November 2013: Arabian promise

OMFIF turns its attention this month to the sands of Arabia and the waters of the Gulf to scan for signs of a revival in international business and financial confidence. Amid considerable uncertainty in the principal areas of the world economy, we are organising a visit to Qatar for the Second Main Meeting in the Middle East on 27-28 November, hosted by the Qatar Central Bank. We look at prospects for transformational and sustainable economic growth in a region that has been rocked by political instability in countries ranging from Syria to Libya but still provides the bedrock for world energy. This is demonstrated by a build-up of oil production among the big Gulf suppliers. In spite of the much-heralded rise in US shale production, the balance of power in the world energy market
remains solidly with the countries of the Gulf Cooperation Council (GCC) that feature heavily in this edition. Abdullah Saud Al Thani, Governor of the Qatar Central Bank, our host for the Main Meeting, sets down why the region is of pivotal importance not just for harnessing positive forces for expansion but also for well-ordered world governance. Fabio Scacciavillani outlines the main factors impinging on economic patterns across the Middle East and North Africa (MENA) and describes relevant precepts for deploying sovereign funds. Efraim Chalamish highlights changes in the investment management behaviour of these funds. Hamood Sangour Al Zadjali, Executive President of the Central Bank of Oman, discusses the move away from oil, with a focus on business and infrastructure. Nasser Saidi explains why the region needs its own resconstruction bank to spur development, similar to the institution launched in Europe after the fall of the Berlin Wall. Erik Berglöf and Hanan Morsy from the European Bank for Reconstruction and Development outline how Arab countries can benefit from European experience and global best practices. Nick Butler explains the pivotal role of gas in the global energy equation. Haizhou Huang gives us a more upbeat perspective for China, based partly on trade patterns with the rest of the world.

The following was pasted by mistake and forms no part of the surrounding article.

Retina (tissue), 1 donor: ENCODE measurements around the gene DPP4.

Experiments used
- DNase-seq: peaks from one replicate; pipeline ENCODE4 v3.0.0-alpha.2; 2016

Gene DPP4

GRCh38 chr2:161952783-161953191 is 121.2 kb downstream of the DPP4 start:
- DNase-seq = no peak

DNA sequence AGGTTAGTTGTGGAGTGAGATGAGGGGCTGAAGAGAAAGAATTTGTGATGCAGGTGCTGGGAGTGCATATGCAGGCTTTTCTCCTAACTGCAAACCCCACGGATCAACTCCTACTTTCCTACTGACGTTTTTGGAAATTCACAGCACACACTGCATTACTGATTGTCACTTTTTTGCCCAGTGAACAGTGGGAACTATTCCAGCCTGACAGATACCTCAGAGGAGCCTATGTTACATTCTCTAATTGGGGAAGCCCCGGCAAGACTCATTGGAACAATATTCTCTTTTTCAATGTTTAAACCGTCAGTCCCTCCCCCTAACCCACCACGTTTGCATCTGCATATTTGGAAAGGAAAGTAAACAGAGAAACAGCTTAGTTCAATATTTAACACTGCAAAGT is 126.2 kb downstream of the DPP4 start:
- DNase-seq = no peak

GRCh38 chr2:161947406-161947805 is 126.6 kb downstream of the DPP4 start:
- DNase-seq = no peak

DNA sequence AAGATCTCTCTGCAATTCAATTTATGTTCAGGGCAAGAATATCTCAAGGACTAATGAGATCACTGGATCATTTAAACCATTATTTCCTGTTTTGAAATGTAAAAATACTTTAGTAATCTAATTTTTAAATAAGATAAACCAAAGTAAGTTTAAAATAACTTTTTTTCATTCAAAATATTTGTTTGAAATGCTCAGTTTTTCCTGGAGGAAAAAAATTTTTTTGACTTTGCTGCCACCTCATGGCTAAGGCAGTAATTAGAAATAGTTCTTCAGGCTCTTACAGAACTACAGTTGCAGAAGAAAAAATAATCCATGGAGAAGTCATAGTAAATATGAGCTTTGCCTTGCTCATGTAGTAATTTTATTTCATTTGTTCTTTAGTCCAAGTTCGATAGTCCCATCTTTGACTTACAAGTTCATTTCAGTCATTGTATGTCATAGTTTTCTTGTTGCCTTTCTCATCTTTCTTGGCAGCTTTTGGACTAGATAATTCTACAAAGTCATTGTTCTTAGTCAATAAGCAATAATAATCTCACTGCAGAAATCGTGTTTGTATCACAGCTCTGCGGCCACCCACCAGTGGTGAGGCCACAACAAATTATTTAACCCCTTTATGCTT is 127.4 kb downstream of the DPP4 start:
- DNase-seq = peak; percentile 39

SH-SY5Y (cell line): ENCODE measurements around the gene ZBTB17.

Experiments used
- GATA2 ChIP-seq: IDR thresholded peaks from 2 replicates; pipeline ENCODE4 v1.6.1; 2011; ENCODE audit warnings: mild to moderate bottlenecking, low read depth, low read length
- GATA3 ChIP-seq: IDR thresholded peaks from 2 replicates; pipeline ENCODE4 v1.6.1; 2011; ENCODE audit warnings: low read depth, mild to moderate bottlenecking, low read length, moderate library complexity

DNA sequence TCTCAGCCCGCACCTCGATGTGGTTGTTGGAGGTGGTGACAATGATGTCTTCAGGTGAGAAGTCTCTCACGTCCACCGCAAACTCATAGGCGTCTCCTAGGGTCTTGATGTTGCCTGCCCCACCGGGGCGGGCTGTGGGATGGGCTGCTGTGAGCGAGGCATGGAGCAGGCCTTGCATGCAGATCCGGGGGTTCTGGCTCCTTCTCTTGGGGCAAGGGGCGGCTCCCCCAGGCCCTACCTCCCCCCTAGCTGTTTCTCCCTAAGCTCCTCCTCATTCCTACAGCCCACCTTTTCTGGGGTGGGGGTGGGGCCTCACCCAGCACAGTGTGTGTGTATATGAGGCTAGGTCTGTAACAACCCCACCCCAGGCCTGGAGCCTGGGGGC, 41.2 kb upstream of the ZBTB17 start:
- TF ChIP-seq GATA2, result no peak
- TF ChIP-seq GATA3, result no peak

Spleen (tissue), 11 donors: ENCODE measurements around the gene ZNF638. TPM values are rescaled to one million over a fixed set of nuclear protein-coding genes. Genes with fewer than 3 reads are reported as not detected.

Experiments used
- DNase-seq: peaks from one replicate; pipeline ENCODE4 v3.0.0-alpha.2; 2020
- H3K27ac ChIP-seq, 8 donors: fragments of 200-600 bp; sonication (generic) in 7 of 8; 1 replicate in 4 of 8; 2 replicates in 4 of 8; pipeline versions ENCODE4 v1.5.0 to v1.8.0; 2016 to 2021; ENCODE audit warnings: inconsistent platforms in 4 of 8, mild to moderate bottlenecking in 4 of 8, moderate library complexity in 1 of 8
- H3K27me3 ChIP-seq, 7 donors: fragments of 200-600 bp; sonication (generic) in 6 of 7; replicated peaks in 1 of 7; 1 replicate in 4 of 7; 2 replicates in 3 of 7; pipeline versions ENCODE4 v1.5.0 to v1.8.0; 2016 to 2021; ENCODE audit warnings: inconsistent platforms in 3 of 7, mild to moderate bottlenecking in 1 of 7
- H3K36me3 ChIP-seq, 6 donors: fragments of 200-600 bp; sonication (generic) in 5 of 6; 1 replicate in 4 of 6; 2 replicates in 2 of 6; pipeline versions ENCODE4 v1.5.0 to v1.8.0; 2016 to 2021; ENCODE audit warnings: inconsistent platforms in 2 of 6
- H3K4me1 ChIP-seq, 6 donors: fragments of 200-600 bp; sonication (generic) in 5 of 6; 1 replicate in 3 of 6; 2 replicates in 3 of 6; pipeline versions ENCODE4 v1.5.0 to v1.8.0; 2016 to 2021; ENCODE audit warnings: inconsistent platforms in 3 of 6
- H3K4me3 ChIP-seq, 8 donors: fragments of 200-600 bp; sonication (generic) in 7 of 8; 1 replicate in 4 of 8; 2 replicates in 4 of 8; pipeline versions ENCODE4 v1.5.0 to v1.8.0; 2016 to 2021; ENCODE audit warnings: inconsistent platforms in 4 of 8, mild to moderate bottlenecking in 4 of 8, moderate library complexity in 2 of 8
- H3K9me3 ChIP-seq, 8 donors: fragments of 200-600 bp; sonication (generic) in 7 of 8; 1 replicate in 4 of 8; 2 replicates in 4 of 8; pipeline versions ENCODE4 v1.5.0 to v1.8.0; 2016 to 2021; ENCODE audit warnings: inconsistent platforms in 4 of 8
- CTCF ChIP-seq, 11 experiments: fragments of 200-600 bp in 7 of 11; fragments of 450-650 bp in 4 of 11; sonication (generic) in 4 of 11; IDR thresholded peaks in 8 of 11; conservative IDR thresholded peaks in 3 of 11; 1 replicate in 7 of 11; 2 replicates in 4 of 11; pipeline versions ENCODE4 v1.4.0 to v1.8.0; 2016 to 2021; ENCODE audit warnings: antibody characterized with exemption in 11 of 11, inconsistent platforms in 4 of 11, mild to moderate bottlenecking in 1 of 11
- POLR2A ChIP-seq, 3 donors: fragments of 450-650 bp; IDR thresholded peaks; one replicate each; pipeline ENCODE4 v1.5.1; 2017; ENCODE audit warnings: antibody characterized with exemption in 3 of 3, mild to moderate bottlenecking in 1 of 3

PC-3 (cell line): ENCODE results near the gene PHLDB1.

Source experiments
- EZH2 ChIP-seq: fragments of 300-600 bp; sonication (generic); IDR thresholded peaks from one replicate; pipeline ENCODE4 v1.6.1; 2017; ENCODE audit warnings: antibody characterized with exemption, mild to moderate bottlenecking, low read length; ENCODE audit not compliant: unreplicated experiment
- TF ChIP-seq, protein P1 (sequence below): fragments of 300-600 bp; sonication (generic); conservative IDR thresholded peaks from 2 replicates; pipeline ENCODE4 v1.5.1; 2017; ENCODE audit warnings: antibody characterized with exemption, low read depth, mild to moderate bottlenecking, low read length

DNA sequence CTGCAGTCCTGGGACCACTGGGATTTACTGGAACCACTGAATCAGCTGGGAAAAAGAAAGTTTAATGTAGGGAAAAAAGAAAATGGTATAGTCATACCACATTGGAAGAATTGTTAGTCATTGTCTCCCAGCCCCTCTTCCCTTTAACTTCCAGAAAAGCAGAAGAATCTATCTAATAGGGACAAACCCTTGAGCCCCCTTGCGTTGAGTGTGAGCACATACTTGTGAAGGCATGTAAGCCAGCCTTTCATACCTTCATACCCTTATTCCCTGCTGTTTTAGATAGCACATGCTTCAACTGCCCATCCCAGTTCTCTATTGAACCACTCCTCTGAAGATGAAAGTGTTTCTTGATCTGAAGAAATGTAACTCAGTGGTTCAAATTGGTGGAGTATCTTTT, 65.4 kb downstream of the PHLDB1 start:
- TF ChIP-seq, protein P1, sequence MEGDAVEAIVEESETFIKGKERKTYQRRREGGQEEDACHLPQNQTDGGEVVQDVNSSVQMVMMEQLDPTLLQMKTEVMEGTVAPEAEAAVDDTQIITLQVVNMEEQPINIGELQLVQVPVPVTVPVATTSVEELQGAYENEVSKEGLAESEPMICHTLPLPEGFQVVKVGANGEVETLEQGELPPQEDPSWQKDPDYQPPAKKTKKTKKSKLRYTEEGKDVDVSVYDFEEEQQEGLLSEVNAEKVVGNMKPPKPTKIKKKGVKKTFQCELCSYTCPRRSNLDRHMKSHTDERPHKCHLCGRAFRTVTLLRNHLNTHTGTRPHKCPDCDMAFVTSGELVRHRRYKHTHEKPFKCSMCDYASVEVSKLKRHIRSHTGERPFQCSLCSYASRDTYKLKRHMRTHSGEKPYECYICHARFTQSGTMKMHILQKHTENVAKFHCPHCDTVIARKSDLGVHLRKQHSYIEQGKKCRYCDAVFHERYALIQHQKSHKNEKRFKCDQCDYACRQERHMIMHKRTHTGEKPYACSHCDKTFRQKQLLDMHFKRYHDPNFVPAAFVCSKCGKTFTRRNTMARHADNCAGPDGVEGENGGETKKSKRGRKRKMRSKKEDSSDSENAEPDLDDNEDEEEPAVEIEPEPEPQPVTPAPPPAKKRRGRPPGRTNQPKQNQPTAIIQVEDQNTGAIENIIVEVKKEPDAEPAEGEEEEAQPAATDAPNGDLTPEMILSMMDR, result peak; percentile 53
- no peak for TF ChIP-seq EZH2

Click to download.

Join Today

Connect with our membership team

Scroll to Top